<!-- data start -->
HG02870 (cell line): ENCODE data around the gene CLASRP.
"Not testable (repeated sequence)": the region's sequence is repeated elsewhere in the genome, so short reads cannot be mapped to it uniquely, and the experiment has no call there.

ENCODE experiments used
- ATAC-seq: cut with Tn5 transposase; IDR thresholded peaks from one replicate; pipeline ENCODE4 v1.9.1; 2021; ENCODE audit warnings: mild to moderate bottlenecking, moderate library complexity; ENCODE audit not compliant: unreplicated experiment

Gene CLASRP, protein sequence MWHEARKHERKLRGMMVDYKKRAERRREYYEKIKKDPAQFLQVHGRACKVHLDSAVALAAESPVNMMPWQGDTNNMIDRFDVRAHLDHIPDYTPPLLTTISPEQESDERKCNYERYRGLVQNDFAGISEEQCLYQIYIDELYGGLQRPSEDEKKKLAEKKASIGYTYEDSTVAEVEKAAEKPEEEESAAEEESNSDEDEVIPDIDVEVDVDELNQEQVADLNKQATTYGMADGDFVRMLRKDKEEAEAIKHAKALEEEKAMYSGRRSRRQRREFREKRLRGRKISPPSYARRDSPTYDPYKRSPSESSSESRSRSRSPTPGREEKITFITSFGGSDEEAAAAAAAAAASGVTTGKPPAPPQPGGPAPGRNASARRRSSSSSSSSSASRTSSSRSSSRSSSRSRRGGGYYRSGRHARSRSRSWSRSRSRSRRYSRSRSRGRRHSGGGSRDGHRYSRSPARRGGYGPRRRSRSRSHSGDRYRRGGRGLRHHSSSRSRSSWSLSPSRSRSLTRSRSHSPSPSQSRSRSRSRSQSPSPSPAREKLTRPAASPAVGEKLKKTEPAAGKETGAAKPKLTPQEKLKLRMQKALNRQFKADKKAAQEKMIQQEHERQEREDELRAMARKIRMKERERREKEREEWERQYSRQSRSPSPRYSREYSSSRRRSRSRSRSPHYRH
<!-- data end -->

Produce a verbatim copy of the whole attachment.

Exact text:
HG02870 (cell line): ENCODE data around the gene CLASRP.
"Not testable (repeated sequence)": the region's sequence is repeated elsewhere in the genome, so short reads cannot be mapped to it uniquely, and the experiment has no call there.

ENCODE experiments used
- ATAC-seq: cut with Tn5 transposase; IDR thresholded peaks from one replicate; pipeline ENCODE4 v1.9.1; 2021; ENCODE audit warnings: mild to moderate bottlenecking, moderate library complexity; ENCODE audit not compliant: unreplicated experiment

Gene CLASRP, protein sequence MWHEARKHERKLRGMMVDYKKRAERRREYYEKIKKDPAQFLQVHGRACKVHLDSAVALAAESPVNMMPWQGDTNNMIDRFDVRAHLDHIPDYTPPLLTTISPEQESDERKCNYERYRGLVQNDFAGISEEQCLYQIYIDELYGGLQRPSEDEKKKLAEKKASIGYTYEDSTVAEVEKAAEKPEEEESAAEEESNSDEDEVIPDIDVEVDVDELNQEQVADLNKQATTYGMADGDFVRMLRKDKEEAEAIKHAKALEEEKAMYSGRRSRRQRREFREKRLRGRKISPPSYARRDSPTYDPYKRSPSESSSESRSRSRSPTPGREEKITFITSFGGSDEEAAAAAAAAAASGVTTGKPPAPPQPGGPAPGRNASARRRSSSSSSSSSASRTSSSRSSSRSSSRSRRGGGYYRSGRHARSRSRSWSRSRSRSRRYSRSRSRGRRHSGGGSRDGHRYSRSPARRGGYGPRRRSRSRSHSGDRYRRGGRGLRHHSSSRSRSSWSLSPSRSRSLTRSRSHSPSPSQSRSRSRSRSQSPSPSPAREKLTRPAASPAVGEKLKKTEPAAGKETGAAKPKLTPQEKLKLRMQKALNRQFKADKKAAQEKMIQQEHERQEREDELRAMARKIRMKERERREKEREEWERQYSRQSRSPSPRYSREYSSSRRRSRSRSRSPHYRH